It is true there are some interaction paradigms which are permeating into our culture as standards and it is important to take them into consideration but, because of the very young and dynamic state of the field, they will never cover all the required solutions and I'm sure many of them can be put under discussion: do we need so many mouse clicks, or in some cases gestures or are mouse over events are more appropriate? And what about double-clicks?
Also the involvement of different people, or even worse different companies, in the market can't really push global standards. So whether you want it or not, soon or later you will have to use your creativity to challenge popular solutions or to create something totally new.
These days people deal with an incredible amount of different Graphical User Interfaces (GUIs) everyday (mobile, applications, websites, cash machines, sat navs, etc...), this is making people very capable to adapt to new ones, so don't be too scared to try new solutions.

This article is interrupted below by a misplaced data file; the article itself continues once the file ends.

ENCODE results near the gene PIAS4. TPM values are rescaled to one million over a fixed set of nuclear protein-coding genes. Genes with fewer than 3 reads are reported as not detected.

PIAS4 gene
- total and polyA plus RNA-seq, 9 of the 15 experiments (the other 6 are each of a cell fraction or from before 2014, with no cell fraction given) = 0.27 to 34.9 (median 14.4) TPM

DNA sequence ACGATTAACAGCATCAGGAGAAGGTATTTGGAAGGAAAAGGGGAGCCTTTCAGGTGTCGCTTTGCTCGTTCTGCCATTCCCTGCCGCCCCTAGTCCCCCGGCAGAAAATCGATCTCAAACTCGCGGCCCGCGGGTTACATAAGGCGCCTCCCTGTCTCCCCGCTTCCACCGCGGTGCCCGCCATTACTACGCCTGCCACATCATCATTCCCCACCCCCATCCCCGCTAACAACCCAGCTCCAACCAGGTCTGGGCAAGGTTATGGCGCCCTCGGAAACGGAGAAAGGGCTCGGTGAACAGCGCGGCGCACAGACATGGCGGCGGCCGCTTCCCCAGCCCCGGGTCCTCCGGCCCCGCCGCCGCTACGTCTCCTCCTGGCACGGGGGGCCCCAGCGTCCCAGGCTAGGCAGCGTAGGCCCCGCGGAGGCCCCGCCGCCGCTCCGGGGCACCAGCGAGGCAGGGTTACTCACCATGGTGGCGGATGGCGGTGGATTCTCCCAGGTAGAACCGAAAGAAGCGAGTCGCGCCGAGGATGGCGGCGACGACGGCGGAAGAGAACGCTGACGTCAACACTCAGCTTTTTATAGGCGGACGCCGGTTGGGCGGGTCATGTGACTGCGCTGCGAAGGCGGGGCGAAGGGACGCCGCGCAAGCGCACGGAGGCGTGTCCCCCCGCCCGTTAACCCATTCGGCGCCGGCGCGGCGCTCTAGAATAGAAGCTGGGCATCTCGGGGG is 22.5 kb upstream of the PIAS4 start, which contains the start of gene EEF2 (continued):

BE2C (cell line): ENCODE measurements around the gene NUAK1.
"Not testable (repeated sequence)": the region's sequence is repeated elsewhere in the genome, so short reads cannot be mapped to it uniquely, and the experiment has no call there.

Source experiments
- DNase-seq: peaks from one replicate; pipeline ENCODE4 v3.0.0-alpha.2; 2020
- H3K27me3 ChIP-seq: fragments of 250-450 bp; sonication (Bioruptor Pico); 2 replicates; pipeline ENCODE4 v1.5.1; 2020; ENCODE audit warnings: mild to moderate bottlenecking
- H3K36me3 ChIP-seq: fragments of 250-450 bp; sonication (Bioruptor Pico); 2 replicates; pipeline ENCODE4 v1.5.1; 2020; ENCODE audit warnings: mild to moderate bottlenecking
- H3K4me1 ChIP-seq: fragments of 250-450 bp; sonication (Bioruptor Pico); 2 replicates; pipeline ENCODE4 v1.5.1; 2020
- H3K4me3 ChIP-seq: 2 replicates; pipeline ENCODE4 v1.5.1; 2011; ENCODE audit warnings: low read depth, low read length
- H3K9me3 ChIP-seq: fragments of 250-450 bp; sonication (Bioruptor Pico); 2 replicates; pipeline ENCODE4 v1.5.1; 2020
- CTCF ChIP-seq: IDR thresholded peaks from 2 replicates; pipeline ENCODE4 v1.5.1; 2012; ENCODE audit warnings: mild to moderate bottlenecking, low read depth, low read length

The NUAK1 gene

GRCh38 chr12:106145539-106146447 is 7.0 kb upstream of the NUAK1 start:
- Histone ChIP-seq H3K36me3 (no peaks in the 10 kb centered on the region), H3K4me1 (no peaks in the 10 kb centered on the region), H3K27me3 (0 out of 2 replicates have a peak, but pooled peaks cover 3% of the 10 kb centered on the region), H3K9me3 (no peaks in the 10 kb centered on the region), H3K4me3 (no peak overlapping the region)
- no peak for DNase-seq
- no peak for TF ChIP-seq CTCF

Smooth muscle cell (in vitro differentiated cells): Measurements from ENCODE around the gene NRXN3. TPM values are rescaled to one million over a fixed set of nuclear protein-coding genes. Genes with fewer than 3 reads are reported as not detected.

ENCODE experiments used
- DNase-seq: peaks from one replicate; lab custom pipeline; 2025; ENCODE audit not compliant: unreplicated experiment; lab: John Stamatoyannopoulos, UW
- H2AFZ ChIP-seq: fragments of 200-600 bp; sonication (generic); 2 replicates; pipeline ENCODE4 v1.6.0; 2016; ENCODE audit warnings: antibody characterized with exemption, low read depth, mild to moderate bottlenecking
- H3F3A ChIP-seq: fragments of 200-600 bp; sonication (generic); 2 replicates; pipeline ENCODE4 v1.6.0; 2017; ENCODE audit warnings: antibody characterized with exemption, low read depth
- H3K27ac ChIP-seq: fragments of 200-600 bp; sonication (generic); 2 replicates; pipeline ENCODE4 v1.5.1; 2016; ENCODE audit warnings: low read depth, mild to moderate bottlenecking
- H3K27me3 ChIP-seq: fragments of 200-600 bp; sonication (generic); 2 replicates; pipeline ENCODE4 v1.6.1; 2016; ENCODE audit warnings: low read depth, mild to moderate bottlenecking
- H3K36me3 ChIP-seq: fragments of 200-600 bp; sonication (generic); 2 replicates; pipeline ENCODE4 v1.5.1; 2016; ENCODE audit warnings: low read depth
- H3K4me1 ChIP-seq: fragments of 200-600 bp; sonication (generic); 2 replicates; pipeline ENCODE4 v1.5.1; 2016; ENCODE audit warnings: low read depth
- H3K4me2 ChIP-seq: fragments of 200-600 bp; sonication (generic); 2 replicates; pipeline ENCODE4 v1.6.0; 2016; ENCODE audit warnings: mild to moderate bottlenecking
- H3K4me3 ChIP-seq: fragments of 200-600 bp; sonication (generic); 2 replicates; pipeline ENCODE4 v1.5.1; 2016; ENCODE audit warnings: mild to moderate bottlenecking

But Designing for rich interactive media can easily carry you away and make you create fancy but unnecessary animations. It definitely happened to me, so when I realized it I started exploring when these rich interactions can be more helpful, sometimes, for instance, to make things more practical and sometimes to maintain the user attention (which can be very volatile). This became a bit of a mission and in 2003-04 I collaborated with FlashAbility (Flash + Usability).
This has been the era of the Rich Internet Applications (RIAs), I remember when Macromedia was marketing the term (2002), they related it to rich GUI's interactivity (eg. drag and drop) and rich content (videos).
Features which were definitely new for the medium but didn't sound that exciting.
What should be fully integrated in the term "rich" is data.
Obviously digital means anything is converted into data, but more precisely the web is an incredible bridge to endless information where you can record and share as much.
It's true we like to share our experiences and feelings together, but the web taught me that asynchronous experiences are as worthy to be shared (other examples: Facebook or Twitter), so never under estimate the social power of databases.
As a designer, I like not to waste any opportunity where users can interact with each other, the web should be all about sharing. For this reason as an author I can hardly stand when other authors don't respect and follow people comments, or even worse they don't even allow people to comment at all! (#fail).